Maiolatesi Winery in Scott Twp. prides itself on using mostly Pennsvlvania fruit

By Matt Mattei - | January 5th, 2016 12:48 pm

SCOTT TWP. — Making wine is in Sal Maiolatesi’s blood. His great grandfather immigrated to the United States in the early 1900s and not only made wine, but also worked as a blacksmith who made wine presses and crushers. Three generations later, Maiolatesi has found an immense passion for the fermenting process of his ancestors and carries on that tradition with a penchant for paying homage to quality Pennsylvania fruit.

Maiolatesi opened his first winery in 1998 at the age of 28. He now has 17 wine-making seasons under his belt. His Maiolatesi Winery in Scott Township sits on a picturesque mountainside where he also lives, and he has retail stores in Mayfield, Honesdale and West Pittston but his journey toward introducing Northeastern Pennsylvanians to wine from their home region has been an arduous one, although one of love.

Winemaking, Maiolatesi said, skipped a generation between his grandfather and father because grapes became too expensive to continue the yearly process, but Maiolatesi’s father still wanted to learn the art of turning fruit to fine alcohol when Sal was 20 years old, so the pair began honing their skills with the help of a friend who was a home winemaker.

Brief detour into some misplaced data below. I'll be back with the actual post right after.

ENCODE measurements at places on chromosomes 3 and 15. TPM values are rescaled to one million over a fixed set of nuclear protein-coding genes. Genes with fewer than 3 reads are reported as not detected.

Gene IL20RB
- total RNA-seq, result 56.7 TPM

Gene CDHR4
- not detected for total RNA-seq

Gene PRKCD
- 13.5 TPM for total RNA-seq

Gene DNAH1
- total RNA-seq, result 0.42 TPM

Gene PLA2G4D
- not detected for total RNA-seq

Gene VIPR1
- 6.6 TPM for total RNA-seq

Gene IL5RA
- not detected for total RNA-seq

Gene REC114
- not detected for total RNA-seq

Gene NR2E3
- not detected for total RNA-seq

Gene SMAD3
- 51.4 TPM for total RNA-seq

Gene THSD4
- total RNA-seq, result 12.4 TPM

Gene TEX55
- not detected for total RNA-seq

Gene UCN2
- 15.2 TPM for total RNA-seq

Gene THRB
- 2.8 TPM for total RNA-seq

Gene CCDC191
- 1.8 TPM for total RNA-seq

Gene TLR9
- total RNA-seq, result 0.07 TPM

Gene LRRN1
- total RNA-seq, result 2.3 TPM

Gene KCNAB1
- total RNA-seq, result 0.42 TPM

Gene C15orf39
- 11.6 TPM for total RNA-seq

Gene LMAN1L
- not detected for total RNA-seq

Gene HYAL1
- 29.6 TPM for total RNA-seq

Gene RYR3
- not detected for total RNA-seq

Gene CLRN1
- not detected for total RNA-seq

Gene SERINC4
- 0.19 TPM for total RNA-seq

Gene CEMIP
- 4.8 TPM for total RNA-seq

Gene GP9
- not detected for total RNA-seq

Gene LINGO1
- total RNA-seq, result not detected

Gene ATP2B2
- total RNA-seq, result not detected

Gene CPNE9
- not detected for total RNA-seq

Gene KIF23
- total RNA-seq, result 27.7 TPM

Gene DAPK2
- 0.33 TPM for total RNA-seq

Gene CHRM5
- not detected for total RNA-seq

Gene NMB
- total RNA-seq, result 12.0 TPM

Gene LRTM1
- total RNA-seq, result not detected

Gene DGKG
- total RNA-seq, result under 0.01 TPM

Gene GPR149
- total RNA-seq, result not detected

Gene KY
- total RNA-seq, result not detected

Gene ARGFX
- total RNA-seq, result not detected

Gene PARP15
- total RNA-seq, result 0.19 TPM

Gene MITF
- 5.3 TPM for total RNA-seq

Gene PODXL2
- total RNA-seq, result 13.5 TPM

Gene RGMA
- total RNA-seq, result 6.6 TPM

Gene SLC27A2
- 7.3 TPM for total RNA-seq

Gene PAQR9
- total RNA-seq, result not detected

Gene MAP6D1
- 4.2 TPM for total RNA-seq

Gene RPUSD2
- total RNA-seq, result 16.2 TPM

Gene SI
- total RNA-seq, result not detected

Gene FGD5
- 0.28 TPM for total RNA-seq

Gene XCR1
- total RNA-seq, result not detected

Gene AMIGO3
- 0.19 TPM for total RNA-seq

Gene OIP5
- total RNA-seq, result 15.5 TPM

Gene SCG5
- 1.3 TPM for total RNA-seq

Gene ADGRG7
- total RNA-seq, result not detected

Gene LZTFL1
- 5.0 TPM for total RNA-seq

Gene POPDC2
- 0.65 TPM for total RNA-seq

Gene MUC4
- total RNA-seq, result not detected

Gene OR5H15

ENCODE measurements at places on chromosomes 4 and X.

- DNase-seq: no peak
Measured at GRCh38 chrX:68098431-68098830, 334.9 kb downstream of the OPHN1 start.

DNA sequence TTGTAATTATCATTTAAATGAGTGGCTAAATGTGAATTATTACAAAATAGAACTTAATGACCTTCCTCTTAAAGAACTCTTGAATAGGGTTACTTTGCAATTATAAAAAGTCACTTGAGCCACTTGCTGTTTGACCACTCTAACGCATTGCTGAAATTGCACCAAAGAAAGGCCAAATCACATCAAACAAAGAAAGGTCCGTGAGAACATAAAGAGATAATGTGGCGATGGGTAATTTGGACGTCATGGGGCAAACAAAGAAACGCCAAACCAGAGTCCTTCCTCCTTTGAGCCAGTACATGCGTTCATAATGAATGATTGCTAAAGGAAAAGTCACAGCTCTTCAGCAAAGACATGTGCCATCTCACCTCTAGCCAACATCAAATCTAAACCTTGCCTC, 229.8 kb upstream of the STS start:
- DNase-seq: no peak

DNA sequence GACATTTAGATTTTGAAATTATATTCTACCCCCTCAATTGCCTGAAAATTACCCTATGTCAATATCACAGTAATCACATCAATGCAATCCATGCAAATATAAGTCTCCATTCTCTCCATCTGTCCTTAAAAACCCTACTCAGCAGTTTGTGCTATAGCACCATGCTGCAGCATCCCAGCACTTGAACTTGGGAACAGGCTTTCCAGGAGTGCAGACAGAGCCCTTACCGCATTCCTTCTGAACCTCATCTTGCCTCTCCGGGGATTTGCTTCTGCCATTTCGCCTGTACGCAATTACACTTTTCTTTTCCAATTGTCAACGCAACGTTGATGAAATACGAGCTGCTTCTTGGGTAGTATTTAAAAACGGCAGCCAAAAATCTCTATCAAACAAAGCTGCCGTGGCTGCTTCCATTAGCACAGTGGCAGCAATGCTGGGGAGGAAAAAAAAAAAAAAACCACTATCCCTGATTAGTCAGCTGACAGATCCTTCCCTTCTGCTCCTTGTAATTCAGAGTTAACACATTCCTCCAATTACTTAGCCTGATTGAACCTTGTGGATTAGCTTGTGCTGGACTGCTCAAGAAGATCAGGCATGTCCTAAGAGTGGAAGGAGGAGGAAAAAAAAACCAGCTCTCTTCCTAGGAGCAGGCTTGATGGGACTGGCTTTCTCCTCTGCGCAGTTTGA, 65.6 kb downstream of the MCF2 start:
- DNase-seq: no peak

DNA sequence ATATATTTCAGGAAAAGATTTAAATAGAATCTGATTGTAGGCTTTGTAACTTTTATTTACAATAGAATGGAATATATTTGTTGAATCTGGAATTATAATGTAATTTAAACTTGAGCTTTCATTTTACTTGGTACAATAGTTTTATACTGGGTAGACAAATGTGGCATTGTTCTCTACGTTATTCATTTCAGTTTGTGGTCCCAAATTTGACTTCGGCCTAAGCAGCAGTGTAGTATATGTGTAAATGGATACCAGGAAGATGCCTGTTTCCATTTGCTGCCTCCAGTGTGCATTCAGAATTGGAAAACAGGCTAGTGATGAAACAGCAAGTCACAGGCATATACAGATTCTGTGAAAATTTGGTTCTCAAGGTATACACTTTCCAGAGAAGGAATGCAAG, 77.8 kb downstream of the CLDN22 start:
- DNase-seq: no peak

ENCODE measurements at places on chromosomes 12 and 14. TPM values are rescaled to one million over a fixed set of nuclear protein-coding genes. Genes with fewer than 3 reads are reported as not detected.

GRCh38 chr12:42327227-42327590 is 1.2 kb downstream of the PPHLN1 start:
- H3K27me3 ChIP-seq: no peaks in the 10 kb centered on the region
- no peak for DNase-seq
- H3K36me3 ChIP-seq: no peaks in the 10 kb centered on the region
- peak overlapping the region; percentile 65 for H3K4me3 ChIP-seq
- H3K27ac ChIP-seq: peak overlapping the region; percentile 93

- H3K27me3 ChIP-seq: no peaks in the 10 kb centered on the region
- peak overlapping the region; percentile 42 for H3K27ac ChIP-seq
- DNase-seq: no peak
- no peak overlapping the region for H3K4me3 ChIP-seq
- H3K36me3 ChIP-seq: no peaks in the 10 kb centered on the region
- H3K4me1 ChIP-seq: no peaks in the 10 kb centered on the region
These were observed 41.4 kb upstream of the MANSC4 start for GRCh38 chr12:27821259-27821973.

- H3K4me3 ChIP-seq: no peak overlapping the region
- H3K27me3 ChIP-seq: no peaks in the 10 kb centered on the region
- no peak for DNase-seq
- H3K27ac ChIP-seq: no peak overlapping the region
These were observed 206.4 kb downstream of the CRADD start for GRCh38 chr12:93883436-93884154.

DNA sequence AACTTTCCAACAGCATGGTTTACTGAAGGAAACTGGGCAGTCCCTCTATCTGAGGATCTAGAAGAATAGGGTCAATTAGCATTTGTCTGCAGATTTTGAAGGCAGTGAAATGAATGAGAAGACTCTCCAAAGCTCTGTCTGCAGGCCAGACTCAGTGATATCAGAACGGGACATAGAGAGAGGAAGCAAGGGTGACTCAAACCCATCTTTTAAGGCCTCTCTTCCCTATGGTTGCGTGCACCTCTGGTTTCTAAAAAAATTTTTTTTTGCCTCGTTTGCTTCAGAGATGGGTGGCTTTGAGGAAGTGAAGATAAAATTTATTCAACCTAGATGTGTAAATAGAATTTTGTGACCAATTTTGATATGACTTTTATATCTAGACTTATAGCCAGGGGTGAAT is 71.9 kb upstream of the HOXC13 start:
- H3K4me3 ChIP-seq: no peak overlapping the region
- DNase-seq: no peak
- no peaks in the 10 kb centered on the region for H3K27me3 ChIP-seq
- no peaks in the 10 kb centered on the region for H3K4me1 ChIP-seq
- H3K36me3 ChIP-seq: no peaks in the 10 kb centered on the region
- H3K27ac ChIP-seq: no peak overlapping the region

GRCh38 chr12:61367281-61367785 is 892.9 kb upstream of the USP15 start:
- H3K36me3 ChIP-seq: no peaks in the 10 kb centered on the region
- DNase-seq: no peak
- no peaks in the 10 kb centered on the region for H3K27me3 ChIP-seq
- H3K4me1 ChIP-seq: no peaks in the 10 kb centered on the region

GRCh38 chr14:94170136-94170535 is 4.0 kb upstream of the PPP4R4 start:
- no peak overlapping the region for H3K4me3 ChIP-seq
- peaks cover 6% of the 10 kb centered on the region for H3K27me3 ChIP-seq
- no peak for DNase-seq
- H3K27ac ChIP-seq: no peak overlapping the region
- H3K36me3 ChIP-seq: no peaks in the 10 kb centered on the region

“From there, it really snowballed,” Maiolatesi said. “I fell in love with the whole concept of people telling you they like your wine.”

Maiolatesi’s first winery, built in his then Carbondale home, became his breeding ground for making in-state wine. He even had a retail store in a shopping center in Childs and was successful enough to expand his operation to the basement of that shopping center in 2002. In 2007, however, tragedy struck and Maiolatesi’s facility in Childs caught fire.

With the help of a network of friends, growers and vintners, he recovered, making wine in the facilities of several colleagues just to get a yield and never failing his contracts to purchase from vineyards. In the meantime, construction began on the facility that now stands on his property in Scott Township.

“We met a lot of people in all those years throughout the Pennsylvania wine industry, and some of them were very, very good to us when we had our fire,” Maiolatesi said. “One winery sent us a $1,000 check in the mail.”

With his new facility built, Maiolatesi returned to his mission of making Pennsylvania wine.

According to the Alcohol Tobacco Tax and Trade Bureau, to be labeled a Pennsylvania wine, 75 percent of the fruit used must be grown in the commonwealth while 25 percent can come from another state within a 350 mile radius of the winery in question.

Maiolatesi said a federal supreme court decision from 2005 affected shipping laws and made the bureau’s laws unenforceable, because wineries in different locations have access to different out-of-state growers.